On Thursday, Freight & Salvage hosts Alasdair Fraser’s Freight Fiddle Summit, a communal celebration that marks the beginning of the 29th season of his Valley of the Moon Scottish Fiddling School in the Santa Cruz Mountains. And on Saturday, the Transbay Creative Music Calendar presents the 11th/12th Annual Bay Area Skronkathon Bar-B-Q at the Berkeley Arts Festival space on University Avenue, a sprawling all-day event that brings together a vast and varied menagerie of improvisers.
The Summit features the startlingly accomplished Menlo Park-raised sisters Brittany and Natalie Haas, the former a fiddler heard at the Freight last week with Darol Anger and the Furies, and the latter an innovative cellist who often performs in a celebrated duo with Fraser. Reaching beyond the Celtic world, the program also showcases New York accordionist Rob Curto, who tours with Mexican-American vocalist Lila Downs and leads Forró For All, and Claudio Rabeca, who plays his namesake instrument, the rabeca, a fiddle from the northeastern Brazilian state of Pernambuco, where he’s been an essential creative force for the past decade. … Continue reading »
Her latest recovery project at 2133 University Avenue opened last July as the headquarters of the confusingly titled Berkeley Arts Festival (also not to be confused with the Berkeley Festival & Exhibition).
Rather than a festival, BAF is a neatly kept but barebones storefront that presents a regular series of concerts by some of the world’s finest improvising musicians. The new season, booked mostly by Oakland saxophone master Phillip Greenlief, kicks off on Sunday with a double bill of two expansive trios. Featuring trombonist/vocalist Ron Heglin, cellist Doug Carroll, and Tom Nunn on electro-acoustic percussion implements of his own invention, the playful and texturally inventive R2D3 opens the concert, followed by trumpeter Tom Djil, electronics explorer Tim Perkis and Heglin on trombone.
In these belt-tightening times, it’s edifying to recall just how little gold it takes to create a golden age. On Friday and Saturday the Old Friends Festival brings together more than two-dozen musicians active on the Bay Area creative music scene in the 1990s. While high tech was booming, the scene thrived on a shoestring, with a handful of venues serving as sonic petrie dishes for some truly inspired musical experiments.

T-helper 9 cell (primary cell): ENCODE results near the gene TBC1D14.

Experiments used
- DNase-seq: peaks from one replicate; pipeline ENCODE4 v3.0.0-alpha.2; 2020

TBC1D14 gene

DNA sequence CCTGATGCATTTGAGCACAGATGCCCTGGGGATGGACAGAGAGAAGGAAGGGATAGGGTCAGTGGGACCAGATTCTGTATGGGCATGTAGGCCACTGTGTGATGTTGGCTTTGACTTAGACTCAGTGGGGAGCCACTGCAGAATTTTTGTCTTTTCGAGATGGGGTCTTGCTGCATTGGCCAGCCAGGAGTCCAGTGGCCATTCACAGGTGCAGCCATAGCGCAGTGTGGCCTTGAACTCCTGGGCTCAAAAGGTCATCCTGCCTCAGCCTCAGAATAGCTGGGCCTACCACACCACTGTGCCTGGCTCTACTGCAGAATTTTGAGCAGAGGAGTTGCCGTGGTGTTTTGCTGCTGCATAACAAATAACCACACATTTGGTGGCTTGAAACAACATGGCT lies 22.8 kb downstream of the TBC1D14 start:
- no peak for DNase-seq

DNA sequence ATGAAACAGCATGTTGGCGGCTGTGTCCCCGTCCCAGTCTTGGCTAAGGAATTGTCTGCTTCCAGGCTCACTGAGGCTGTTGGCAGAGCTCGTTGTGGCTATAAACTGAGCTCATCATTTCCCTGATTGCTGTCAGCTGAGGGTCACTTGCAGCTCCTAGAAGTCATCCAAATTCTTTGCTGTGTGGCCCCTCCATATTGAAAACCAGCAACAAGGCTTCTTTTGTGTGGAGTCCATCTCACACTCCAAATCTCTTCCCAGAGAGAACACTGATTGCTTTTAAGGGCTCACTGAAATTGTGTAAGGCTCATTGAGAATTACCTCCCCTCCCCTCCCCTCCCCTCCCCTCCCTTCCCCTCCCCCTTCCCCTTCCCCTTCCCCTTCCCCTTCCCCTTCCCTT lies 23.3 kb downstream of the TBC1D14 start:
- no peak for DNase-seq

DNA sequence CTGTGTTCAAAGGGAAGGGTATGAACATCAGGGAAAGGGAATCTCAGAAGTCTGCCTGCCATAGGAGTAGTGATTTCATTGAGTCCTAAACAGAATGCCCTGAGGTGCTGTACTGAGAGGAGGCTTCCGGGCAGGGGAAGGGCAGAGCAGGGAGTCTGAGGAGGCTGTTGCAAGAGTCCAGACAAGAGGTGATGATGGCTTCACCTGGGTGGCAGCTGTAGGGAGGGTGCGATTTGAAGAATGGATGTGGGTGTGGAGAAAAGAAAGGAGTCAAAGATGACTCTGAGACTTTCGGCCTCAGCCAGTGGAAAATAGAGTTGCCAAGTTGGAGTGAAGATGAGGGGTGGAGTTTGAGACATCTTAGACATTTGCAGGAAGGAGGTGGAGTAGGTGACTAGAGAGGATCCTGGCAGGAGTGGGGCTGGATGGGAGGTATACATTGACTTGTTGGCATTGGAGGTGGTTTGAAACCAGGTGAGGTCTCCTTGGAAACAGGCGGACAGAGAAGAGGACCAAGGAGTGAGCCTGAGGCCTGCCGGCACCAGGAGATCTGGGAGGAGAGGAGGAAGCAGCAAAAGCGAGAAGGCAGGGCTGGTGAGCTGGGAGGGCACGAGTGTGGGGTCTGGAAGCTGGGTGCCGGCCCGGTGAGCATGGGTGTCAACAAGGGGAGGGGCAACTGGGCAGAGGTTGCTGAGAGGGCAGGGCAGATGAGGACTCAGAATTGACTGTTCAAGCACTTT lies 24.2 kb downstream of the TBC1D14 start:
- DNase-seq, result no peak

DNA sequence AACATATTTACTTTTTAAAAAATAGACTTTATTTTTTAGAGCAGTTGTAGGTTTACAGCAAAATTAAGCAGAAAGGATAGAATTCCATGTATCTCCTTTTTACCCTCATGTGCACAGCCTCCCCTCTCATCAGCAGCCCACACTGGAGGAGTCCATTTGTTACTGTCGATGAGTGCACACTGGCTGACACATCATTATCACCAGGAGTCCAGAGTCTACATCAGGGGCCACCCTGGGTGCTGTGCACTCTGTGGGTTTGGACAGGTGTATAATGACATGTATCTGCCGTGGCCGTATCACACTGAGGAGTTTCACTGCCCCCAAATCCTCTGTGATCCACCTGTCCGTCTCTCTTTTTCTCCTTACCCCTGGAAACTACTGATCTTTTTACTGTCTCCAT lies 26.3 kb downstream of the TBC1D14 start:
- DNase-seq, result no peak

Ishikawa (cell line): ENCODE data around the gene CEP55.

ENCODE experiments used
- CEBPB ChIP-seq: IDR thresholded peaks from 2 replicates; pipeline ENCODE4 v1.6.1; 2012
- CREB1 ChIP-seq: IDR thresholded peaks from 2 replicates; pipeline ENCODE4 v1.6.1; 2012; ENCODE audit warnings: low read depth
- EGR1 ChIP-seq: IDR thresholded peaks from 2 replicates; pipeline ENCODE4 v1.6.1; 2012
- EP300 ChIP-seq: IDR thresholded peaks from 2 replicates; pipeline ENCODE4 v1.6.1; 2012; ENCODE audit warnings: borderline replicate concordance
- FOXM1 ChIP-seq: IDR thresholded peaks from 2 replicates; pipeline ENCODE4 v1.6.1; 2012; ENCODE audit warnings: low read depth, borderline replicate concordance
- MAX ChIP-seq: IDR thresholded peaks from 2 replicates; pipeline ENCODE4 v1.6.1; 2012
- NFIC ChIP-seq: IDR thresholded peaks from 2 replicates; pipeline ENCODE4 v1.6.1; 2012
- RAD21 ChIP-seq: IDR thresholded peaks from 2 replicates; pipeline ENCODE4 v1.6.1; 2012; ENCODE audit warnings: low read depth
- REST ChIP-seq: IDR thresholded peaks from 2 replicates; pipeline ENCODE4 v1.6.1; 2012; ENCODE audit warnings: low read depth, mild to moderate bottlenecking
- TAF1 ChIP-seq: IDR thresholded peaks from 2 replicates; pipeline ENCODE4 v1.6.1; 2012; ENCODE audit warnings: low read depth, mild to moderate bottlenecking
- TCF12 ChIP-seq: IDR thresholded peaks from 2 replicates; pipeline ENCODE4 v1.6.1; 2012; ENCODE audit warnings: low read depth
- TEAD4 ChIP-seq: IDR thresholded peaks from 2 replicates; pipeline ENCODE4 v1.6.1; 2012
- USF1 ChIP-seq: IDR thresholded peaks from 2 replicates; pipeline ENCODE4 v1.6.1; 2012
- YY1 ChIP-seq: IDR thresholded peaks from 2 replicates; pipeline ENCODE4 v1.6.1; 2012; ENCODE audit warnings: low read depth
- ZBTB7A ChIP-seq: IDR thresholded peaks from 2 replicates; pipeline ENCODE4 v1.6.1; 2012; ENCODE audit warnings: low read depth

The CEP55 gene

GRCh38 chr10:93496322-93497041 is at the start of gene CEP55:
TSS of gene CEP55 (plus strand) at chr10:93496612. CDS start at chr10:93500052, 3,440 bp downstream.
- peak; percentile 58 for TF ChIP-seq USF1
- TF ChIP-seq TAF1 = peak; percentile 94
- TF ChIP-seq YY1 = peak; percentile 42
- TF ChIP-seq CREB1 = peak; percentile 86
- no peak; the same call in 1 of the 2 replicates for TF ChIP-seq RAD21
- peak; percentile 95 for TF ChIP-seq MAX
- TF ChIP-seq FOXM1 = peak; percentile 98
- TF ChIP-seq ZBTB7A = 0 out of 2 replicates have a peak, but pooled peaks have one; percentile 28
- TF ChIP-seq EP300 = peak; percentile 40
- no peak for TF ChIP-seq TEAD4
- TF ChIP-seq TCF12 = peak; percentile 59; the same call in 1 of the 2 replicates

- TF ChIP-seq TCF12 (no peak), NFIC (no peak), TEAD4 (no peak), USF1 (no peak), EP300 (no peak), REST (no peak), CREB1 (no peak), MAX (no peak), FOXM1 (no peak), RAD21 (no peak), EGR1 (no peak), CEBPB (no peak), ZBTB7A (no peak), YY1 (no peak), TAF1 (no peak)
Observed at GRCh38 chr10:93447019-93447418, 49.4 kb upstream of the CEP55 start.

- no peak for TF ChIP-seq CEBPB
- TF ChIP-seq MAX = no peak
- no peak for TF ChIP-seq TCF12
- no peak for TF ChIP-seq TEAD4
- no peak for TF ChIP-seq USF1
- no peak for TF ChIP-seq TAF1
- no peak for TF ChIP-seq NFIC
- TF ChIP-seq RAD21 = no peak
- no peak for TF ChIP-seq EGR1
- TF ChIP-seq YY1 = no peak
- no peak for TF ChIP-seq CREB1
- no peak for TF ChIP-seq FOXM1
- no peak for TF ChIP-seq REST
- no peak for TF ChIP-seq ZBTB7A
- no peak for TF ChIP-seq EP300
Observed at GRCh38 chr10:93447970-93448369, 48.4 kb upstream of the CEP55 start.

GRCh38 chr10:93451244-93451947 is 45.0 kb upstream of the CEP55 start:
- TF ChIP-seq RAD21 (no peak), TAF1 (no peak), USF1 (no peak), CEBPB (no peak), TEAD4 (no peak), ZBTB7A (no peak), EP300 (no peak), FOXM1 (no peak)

Presented by the Berkeley Arts Festival, an ongoing concert series produced by Bonnie Hughes at a downtown Berkeley storefront at 2133 University Avenue, OFF is curated by bassist/composer Steve Horowitz, who recently returned to the Bay Area after years in the Netherlands and New York City. Recalling the roiling creative energy of the Bay Area scene at the time of his departure, Horowitz decided to round up as many of his former comrads as possible.
Friday’s show features three sets. The Ralph Carney/Randy Odell Duo brings together the irrepressibly brilliant multi-instrumentalist Carney, a regular contributor to Tom Waits projects, and drummer Odell, whose resume includes the bands The Impalers, The GG Amos Band, and the recently convened Ralph Carney Serious Jass Project. … Continue reading »
Few bands in jazz find musical pay dirt as consistently as Phillip Greenlief’s Lost Trio.
Launched about 17 years ago with bassist Dan Seamans and drummer Tom Hassett, the group brings the same gruff, unfussy eloquence to tunes by Hank Williams and Herbie Nichols, Billy Strayhorn and Nino Rota, Irving Berlin and Joni Mitchell, Beck and Bjork.
While focusing more on original material these days, Greenlief launched the stripped-down ensemble as a vehicle to investigate material outside the standard jazz repertoire, whether the source was Tin Pan Alley, Nashville, or Iceland. It’s a loose-limbed combo marked by an off-the-cuff poetic sensibility, full of earthy humor and soaring lyricism.
“The challenge is how can we arrange these tunes in a way that’s interesting,” Greenlief says. “That’s what we’ve really been trying to work on the last couple of years, to get past convention of head, sax solo, bass solo, out. It seems like because of our repertoire we’ve somehow developed a sound that’s unique, if that’s possible in this music.”
Performing Friday night as part of the Berkeley Arts Festival, the Lost Trio celebrates the release of the group’s fifth album, “Mysterious Toboggan,” on Greenlief’s invaluable label Evander Music. A stellar cast of improvisers will be joining the trio throughout the evening, including Santa Cruz-raised, Brooklyn-based vocalist Sasha Dobson, Nice Guy Trio trumpeter Darren Johnston, Berkeley guitar explorer John Schott, invaluable reed expert Cory Wright, and electronics wizard Tim Perkis. … Continue reading »